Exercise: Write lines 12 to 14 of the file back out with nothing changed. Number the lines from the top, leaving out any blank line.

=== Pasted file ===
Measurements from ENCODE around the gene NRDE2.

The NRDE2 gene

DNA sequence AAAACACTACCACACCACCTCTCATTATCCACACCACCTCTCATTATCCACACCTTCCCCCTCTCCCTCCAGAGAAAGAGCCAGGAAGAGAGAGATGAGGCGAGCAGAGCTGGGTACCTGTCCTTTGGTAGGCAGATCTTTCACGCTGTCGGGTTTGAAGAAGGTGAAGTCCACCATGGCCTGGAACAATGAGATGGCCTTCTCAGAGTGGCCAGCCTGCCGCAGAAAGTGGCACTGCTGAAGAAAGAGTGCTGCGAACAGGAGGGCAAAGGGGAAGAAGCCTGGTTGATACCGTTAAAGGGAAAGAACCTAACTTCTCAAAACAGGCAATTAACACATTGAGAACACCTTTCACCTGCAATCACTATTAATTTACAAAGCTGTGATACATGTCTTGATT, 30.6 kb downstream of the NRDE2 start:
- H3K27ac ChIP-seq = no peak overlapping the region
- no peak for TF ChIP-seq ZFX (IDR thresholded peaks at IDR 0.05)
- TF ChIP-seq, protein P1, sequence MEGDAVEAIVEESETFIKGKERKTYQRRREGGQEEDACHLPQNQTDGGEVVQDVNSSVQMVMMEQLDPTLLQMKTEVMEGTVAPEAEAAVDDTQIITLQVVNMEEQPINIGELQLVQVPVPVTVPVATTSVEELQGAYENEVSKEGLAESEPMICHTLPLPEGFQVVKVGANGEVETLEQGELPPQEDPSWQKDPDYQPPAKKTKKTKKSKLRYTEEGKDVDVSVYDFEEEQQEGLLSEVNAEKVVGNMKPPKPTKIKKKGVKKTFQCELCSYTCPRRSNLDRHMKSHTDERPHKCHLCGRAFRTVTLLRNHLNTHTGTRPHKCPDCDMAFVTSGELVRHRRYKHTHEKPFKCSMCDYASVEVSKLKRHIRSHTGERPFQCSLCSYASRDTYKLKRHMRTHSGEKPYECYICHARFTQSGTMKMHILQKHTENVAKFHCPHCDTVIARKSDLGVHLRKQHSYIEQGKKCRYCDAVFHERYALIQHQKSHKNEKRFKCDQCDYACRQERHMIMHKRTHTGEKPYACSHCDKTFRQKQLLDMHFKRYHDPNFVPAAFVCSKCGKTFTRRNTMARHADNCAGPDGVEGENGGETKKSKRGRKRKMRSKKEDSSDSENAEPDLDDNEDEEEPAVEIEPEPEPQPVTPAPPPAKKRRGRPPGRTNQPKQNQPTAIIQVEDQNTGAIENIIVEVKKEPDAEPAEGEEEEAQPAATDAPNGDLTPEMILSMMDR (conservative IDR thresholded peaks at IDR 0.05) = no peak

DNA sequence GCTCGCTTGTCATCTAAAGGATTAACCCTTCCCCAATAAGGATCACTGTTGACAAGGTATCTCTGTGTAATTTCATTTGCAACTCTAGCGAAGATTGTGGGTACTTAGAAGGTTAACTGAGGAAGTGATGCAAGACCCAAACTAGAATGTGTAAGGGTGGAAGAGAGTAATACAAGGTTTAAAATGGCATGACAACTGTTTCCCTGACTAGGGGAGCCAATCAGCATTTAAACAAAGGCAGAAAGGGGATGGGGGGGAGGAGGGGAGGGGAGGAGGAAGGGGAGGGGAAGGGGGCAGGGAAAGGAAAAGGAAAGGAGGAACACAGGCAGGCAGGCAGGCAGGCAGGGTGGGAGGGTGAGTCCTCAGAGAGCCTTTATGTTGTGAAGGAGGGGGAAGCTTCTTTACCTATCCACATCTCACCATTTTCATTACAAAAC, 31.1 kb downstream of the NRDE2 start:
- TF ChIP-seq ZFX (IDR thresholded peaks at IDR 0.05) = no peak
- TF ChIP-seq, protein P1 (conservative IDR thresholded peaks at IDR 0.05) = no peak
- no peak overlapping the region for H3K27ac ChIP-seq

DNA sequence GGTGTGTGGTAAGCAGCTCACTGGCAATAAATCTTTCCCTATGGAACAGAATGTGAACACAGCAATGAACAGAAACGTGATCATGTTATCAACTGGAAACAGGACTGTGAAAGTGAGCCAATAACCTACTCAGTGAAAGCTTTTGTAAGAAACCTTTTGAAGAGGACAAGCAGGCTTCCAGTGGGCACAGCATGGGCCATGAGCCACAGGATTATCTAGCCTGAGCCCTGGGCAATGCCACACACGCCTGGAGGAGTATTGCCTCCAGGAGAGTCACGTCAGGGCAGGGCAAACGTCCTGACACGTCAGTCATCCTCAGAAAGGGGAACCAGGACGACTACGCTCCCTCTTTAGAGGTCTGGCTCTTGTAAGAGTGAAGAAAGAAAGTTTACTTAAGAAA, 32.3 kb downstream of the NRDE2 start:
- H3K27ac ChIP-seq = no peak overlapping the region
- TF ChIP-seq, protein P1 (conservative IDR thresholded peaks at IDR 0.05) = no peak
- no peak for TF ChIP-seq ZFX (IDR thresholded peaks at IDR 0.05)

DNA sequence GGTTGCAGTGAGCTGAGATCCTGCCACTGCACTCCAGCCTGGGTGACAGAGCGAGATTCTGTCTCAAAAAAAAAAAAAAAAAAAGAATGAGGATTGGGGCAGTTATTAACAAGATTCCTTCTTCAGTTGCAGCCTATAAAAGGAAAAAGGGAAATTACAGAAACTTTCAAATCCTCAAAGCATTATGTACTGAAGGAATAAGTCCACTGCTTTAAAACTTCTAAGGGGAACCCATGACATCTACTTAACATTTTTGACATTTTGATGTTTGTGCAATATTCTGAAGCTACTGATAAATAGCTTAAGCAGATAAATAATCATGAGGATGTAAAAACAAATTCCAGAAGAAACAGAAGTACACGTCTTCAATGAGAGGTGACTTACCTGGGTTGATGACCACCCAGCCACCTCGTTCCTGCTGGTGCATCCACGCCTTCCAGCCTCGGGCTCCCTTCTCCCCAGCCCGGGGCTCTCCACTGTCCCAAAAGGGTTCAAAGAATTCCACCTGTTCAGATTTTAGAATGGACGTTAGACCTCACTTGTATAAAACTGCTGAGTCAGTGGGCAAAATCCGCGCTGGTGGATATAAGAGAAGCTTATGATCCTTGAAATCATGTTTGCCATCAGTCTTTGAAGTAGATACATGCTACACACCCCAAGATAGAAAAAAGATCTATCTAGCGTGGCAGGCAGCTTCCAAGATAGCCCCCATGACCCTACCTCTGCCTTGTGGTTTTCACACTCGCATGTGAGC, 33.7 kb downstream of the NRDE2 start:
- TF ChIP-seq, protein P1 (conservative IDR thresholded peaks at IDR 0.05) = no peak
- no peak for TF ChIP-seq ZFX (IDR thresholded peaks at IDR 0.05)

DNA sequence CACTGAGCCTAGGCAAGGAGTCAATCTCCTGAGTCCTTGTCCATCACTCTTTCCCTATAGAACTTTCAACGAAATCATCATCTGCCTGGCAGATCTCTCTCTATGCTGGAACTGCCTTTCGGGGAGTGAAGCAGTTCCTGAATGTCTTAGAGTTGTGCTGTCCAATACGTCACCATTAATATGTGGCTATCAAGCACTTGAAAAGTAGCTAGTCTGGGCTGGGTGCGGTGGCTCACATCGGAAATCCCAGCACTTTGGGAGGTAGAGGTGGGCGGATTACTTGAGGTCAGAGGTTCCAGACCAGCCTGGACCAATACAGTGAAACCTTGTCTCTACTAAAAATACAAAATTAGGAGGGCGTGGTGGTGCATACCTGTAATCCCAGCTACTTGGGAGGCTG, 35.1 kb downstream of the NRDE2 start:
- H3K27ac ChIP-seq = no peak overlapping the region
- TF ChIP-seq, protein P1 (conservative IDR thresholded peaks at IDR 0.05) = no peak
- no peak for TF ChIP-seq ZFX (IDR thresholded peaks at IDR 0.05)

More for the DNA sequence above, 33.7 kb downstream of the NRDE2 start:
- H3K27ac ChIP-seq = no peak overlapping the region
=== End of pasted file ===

- H3K27ac ChIP-seq = no peak overlapping the region
- TF ChIP-seq, protein P1 (conservative IDR thresholded peaks at IDR 0.05) = no peak
- no peak for TF ChIP-seq ZFX (IDR thresholded peaks at IDR 0.05)